written by Angela Newton
Drug Addiction is ugly. It makes good people seem unrecognizable. They say things they would never say. They do things they would never do; hurt people they would never hurt.
Then, there are the addicts themselves. I know what you are thinking, but, no. I’m talking about the spouse; the co-dependent. I’m talking about me…as “Stand By Your Man” plays in the background. [Insert eye-roll here.] Oh, the irony.
When I was approached to contribute to this blog, I was looking forward to sharing my story. But, after thinking about it, I became apprehensive. Over the past ten years, I have been able to minister to other wives, moms, and sisters, but on a much smaller scale. And, therefore, I didn’t have to dig too deeply into the details of our marriage and our past. I only revealed little pieces here and there; you know the good and the bad, but never the ugly. There are memories I would like to erase. There are places I don’t want to revisit in my memory.
But, I was reminded, “And they overcame and conquered him (the devil) because of the blood of the Lamb and because of the word of their testimony…” Revelation 12:11.
So, as I prepare to flip back through the pages of my mind, I am filled with hope and courage as I can see those pages are stained with the Blood of Jesus and all has been forgiven...and forgotten by our Father. (Psalm 103:11-13)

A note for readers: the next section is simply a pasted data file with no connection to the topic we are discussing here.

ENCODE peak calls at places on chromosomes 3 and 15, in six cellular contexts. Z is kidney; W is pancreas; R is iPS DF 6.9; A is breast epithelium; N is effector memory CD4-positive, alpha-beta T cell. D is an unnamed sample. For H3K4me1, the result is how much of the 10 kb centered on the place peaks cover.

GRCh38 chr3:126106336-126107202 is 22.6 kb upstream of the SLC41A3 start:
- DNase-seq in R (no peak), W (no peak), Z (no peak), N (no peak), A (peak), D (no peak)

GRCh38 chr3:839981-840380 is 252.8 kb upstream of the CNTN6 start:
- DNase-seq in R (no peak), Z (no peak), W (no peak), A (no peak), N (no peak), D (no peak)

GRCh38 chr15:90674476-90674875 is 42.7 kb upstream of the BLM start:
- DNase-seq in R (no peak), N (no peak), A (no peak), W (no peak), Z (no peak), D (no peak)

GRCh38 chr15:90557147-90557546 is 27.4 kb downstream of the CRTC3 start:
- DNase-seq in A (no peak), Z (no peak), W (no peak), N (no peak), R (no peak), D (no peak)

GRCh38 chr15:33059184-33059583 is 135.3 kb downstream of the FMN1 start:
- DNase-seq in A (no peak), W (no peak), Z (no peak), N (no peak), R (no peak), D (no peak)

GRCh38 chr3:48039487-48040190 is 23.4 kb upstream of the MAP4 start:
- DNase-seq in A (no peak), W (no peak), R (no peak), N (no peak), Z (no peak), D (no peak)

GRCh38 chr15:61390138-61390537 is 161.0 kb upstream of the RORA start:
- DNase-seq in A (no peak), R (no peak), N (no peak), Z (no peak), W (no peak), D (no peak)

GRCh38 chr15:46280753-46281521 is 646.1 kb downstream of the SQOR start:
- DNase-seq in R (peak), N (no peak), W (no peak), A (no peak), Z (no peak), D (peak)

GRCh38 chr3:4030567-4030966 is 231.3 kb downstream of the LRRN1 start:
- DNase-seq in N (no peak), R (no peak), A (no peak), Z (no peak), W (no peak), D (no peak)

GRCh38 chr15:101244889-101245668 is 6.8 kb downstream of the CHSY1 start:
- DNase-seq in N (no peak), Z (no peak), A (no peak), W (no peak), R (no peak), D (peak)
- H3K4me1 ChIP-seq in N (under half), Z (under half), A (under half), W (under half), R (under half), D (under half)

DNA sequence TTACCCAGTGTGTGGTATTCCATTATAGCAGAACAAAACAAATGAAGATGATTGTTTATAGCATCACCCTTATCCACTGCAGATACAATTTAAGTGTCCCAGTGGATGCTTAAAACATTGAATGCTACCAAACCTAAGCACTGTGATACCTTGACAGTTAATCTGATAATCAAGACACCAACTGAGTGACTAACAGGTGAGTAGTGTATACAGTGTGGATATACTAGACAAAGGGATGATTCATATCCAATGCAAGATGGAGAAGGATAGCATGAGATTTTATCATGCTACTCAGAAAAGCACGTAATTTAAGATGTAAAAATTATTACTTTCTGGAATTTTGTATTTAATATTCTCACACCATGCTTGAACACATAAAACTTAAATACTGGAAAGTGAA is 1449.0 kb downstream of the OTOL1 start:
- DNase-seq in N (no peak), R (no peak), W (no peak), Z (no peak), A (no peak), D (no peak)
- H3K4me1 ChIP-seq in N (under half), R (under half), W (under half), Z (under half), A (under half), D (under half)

There is quite a story to tell---more than one post can handle. So, let’s begin with a memory that had long been forgotten, as I was trying to determine how and what I wanted to convey in this initial post.
Shawn and I had been married almost four years. I was a naive young woman. I trusted my husband. I believed his every word and desired to be the best wife I could be. But, I have always had this internal alarm that would go off when something wasn’t right. That alarm was going off and I would question him. He would give me the most profound look of betrayal and I would cry and apologize for assuming anything was wrong. I began to think I was losing my mind. He even tried to convince me that I was paranoid. Until one day, after he had been up for nearly three days straight, I stepped into the garage to find a white, powdery substance on the floor, a small piece of a straw and a blade on his work bench. When I questioned him about it, he tried to assure me that it was just the sugar from a pack of powdered donuts he had brought home from the store. Now, what would make a naive, young wife come to the drastic conclusion that her husband is abusing drugs? Surely, it was just as he said, “Powdered donuts.”
The red flags were flying! The signs were all too familiar in my family. But, that’s another story for another time. The point is this: Don’t ignore a red flag. Someone gave me that advice just five months ago about another situation, and it fits perfectly with this. Those red flags serve a purpose: to warn of danger ahead. Seek help. You are not alone. This ministry is here to help, not only the addict, but the family as well. Oh, and in case you’re wondering, I hate powdered donuts to this day.